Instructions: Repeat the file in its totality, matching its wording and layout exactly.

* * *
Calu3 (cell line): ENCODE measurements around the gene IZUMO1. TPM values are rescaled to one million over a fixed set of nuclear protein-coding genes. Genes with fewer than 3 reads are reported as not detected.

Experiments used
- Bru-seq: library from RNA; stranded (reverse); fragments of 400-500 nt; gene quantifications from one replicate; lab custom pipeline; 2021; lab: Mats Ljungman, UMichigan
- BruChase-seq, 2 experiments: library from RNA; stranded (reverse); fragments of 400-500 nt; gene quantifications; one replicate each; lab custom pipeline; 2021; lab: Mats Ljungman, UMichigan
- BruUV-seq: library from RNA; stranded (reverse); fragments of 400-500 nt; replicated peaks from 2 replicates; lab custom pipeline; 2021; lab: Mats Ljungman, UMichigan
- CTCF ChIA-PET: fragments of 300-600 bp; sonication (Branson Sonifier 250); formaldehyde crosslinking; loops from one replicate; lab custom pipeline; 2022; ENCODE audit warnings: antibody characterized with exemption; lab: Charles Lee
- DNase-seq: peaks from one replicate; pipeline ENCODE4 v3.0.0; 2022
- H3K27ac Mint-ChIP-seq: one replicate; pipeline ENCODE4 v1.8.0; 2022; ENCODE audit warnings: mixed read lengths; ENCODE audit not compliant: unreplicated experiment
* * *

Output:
Calu3 (cell line): ENCODE measurements around the gene IZUMO1. TPM values are rescaled to one million over a fixed set of nuclear protein-coding genes. Genes with fewer than 3 reads are reported as not detected.

Experiments used
- Bru-seq: library from RNA; stranded (reverse); fragments of 400-500 nt; gene quantifications from one replicate; lab custom pipeline; 2021; lab: Mats Ljungman, UMichigan
- BruChase-seq, 2 experiments: library from RNA; stranded (reverse); fragments of 400-500 nt; gene quantifications; one replicate each; lab custom pipeline; 2021; lab: Mats Ljungman, UMichigan
- BruUV-seq: library from RNA; stranded (reverse); fragments of 400-500 nt; replicated peaks from 2 replicates; lab custom pipeline; 2021; lab: Mats Ljungman, UMichigan
- CTCF ChIA-PET: fragments of 300-600 bp; sonication (Branson Sonifier 250); formaldehyde crosslinking; loops from one replicate; lab custom pipeline; 2022; ENCODE audit warnings: antibody characterized with exemption; lab: Charles Lee
- DNase-seq: peaks from one replicate; pipeline ENCODE4 v3.0.0; 2022
- H3K27ac Mint-ChIP-seq: one replicate; pipeline ENCODE4 v1.8.0; 2022; ENCODE audit warnings: mixed read lengths; ENCODE audit not compliant: unreplicated experiment